Please let the Council know your views – the survey only takes a couple of minutes to complete and can be accessed here. Responses need to be completed and returned by Friday 11 March 2022.

2: Decision time for the Cowley low traffic neighbourhoods

It’s now been a year since low traffic neighbourhood trials were installed in Cowley. On 24 February, the County Council will decide whether to make these trials in permanent, extend them for six months, or cancel them.

The Cowley LTNs are relevant for people in Headington who use active travel to visit friends or family or access shops and amenities in Cowley as well as those travelling through Cowley to get to places in Donnington, Iffley and Grandpont, or to use the Thames Path to get to Oxford city centre or Abingdon in the other direction. They’re also relevant for people living in all those areas who need to walk or cycle to Headington!

Although the trials have already brought a marked improvement for residents and people walking, wheeling and cycling around the area, it’s worth noting that the automatic number plate recognition (ANPR) cameras for enforcing the two bus filters that are an integral part of the schemes have only been operational since late January 2022.  It’s our view that the schemes’ impact on people’s travel habits can only be fully and fairly assessed now that the scheme is functioning as originally intended.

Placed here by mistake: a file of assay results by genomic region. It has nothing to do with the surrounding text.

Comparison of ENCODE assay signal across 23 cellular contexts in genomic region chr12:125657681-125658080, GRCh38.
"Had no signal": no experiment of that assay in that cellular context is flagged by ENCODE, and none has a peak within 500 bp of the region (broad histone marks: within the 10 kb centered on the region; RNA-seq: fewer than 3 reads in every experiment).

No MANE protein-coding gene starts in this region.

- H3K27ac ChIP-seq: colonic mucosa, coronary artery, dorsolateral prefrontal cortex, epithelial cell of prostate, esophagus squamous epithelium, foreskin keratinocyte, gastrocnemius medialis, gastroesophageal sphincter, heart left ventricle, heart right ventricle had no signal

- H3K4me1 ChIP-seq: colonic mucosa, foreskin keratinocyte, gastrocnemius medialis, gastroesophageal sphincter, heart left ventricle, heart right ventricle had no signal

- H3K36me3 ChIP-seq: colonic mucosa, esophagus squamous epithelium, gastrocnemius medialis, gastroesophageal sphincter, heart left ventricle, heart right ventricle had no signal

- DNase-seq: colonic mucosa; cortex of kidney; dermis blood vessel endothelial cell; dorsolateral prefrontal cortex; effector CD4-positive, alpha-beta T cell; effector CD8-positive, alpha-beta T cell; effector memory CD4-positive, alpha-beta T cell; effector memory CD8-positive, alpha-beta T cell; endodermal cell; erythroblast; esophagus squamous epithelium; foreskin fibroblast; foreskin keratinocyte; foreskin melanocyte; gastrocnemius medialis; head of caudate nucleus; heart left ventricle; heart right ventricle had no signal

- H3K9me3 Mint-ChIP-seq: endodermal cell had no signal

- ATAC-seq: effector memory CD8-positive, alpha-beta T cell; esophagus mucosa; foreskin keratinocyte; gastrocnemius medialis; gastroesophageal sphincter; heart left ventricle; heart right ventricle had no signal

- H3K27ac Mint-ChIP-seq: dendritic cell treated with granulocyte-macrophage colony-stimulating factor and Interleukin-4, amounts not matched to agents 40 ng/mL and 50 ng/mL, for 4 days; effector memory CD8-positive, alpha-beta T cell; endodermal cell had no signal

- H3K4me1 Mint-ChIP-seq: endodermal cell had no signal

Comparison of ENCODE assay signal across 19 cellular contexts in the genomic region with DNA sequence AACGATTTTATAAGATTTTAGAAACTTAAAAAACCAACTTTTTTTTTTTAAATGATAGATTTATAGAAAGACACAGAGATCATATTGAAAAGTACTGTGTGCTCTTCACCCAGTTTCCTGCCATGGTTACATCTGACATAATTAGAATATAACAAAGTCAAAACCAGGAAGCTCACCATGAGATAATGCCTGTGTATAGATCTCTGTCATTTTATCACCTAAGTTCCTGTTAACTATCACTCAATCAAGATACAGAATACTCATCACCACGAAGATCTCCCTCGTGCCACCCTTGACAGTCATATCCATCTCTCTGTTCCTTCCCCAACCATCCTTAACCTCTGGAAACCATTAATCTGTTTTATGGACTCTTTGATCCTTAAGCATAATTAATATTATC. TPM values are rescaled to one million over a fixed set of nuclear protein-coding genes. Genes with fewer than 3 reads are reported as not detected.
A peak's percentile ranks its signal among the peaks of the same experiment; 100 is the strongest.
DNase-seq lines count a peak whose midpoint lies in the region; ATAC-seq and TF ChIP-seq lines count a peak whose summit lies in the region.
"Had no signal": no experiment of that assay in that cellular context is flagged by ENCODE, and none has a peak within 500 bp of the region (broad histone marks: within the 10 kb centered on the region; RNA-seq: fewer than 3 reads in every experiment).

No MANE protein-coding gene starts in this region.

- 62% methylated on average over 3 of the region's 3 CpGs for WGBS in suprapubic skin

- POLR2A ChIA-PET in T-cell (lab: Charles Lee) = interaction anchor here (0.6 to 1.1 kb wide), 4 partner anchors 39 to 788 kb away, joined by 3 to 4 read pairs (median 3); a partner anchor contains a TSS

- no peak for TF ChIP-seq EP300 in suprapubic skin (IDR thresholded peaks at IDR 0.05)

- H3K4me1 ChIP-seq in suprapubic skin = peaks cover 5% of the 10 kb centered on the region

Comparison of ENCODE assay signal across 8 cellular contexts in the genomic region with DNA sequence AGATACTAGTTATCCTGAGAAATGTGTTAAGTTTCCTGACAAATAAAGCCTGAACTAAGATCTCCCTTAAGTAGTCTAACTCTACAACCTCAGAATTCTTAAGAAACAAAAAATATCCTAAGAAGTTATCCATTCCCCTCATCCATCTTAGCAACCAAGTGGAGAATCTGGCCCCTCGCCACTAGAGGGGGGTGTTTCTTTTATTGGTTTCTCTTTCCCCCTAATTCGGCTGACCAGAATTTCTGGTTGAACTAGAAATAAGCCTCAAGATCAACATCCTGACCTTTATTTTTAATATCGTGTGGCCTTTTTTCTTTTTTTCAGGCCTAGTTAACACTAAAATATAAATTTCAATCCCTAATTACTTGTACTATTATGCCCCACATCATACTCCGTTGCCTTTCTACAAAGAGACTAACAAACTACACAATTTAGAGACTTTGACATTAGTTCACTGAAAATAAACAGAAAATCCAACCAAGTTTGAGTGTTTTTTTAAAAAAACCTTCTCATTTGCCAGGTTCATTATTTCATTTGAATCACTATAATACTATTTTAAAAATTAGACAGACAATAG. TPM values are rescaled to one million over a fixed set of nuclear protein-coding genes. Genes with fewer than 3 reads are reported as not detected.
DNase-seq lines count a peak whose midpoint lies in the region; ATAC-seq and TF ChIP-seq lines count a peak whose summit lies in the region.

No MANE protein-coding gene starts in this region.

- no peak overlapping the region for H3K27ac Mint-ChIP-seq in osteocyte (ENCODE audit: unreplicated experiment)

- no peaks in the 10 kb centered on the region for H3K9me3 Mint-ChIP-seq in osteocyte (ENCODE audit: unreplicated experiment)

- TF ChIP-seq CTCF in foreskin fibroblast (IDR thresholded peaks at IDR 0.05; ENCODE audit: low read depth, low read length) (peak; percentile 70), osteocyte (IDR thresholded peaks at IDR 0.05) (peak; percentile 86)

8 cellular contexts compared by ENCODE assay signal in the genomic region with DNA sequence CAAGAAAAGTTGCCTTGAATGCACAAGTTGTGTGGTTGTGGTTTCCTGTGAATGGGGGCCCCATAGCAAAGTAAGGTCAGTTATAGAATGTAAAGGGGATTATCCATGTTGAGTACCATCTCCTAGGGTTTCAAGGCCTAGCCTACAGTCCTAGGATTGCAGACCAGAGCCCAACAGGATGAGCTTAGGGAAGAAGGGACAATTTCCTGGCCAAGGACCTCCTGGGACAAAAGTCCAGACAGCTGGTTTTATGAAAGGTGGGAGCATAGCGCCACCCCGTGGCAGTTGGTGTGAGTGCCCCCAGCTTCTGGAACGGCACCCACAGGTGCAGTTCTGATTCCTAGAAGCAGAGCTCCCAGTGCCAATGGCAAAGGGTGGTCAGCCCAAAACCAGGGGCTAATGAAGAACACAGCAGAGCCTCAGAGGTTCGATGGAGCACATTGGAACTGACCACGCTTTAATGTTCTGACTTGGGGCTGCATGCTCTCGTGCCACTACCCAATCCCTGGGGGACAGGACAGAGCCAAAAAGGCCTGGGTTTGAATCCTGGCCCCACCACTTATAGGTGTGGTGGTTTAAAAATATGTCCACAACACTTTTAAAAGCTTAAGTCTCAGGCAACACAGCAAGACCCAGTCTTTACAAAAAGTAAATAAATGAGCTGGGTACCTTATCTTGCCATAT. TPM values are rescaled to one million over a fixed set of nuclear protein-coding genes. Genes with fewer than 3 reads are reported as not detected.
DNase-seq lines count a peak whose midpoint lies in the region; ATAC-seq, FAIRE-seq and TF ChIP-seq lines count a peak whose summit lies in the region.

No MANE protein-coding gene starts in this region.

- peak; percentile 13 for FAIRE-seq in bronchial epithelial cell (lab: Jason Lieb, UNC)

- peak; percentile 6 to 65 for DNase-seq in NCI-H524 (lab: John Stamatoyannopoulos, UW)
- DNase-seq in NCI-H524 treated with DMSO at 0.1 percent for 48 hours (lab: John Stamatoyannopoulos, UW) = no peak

If you’re affected by the Cowley LTNs, now is the time to make your views heard (before 24 February).  You could:

  • Sign and share Liveable Cowley’s letter of support for the trials